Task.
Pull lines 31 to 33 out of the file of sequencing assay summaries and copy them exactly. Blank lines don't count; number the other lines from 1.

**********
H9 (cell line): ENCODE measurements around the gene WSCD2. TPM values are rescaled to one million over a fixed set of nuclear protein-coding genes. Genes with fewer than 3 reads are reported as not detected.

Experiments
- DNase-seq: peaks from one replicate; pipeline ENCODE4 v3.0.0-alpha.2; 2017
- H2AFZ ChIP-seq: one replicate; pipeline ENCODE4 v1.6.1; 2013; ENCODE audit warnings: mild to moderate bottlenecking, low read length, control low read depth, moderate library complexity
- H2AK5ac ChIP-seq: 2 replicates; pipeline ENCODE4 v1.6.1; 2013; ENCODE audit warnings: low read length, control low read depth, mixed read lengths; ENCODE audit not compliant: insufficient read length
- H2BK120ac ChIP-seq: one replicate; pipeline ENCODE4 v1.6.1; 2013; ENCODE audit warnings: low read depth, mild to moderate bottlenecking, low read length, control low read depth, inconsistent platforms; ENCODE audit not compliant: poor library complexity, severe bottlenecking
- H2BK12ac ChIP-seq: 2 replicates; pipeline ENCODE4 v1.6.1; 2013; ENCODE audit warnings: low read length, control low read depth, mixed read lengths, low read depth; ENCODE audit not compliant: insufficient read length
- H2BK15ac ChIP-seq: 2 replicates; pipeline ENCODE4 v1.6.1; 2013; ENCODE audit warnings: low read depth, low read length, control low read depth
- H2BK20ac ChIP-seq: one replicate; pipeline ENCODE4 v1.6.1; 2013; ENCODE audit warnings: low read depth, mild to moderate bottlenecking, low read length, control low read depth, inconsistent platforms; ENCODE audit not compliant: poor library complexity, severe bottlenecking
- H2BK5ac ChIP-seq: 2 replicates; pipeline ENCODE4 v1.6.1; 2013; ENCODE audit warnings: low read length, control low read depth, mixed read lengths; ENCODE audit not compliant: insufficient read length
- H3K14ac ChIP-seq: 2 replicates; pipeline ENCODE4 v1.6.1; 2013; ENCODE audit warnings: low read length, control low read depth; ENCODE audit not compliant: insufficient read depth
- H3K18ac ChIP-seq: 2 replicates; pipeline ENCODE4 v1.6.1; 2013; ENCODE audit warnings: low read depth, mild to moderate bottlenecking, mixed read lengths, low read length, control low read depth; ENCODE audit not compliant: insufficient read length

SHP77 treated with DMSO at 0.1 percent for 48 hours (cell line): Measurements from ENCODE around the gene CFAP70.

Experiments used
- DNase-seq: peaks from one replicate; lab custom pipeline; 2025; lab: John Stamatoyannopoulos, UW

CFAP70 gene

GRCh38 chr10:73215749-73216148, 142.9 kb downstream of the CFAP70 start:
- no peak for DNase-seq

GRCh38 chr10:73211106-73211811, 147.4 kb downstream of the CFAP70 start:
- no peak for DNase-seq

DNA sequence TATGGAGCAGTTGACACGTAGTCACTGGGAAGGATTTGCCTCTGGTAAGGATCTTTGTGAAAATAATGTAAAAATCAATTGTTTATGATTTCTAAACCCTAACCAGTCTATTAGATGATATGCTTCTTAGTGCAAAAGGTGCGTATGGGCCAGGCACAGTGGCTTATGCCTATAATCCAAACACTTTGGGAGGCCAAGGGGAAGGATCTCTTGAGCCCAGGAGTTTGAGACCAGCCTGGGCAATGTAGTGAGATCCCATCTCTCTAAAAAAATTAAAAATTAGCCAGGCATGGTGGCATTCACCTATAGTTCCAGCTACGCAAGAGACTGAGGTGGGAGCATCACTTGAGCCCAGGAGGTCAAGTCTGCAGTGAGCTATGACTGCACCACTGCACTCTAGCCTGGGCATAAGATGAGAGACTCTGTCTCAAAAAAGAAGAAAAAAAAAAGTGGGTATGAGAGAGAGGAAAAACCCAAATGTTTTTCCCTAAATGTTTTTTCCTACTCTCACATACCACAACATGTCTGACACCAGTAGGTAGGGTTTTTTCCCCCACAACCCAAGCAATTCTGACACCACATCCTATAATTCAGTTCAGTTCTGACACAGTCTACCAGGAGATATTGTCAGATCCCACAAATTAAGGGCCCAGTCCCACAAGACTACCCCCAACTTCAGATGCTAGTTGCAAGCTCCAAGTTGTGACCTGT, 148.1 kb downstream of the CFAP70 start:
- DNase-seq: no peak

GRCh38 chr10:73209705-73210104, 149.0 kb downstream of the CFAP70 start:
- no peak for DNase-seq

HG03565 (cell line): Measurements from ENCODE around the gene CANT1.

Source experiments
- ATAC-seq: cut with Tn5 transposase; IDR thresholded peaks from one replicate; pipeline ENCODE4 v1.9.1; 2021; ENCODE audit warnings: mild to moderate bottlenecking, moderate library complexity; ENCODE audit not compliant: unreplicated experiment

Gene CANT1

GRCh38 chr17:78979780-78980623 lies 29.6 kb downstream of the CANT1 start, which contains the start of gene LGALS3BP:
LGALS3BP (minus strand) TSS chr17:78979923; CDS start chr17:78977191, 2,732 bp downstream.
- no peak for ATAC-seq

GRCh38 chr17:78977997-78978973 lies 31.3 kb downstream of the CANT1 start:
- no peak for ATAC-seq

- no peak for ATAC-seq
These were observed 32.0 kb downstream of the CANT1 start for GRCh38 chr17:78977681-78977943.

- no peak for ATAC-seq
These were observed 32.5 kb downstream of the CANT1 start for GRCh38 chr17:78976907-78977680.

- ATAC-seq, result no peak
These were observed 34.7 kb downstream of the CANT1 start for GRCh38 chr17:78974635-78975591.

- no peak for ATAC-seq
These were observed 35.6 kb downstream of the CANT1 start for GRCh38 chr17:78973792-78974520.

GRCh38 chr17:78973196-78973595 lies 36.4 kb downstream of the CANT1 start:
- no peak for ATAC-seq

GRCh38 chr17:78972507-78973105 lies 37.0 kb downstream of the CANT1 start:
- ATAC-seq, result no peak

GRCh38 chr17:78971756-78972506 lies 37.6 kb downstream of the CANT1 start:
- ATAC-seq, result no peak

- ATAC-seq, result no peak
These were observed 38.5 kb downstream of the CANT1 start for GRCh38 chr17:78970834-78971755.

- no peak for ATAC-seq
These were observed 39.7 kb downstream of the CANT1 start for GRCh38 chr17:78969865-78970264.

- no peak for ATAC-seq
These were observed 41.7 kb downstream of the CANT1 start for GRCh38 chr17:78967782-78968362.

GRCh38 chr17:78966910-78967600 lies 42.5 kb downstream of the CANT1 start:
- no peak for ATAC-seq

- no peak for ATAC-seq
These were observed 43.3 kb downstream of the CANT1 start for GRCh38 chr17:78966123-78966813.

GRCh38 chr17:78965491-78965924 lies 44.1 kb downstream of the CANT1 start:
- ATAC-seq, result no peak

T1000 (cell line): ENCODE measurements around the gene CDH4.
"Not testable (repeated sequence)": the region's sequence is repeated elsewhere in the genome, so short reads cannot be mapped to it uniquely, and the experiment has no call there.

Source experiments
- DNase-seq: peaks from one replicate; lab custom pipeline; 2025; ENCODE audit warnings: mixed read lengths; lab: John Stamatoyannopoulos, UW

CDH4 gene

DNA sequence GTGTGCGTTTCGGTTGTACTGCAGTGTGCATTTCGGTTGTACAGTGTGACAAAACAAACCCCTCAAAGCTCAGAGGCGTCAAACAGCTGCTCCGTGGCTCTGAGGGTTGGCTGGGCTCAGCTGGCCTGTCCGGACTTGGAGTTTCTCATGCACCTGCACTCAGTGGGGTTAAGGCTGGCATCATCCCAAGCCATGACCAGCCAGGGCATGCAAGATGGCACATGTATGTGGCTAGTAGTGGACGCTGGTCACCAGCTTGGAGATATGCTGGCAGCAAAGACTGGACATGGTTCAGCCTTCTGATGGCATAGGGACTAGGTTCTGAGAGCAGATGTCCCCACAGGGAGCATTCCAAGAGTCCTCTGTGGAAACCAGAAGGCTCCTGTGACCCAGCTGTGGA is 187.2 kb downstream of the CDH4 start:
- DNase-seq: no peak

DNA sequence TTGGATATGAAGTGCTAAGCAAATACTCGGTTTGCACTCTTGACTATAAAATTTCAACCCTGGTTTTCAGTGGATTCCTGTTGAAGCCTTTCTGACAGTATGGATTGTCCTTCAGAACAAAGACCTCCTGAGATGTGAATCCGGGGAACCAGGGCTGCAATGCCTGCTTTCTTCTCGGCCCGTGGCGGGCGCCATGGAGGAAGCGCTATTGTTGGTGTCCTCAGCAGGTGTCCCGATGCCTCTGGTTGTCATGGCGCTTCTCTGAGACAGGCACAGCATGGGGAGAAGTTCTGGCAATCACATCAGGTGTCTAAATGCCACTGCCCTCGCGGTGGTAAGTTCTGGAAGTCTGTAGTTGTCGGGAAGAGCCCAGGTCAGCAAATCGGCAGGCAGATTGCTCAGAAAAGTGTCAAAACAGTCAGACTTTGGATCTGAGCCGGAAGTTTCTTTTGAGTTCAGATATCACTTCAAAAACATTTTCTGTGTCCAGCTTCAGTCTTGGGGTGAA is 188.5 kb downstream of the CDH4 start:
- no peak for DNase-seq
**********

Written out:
- no peak for ATAC-seq

GRCh38 chr17:78977997-78978973 lies 31.3 kb downstream of the CANT1 start:
- no peak for ATAC-seq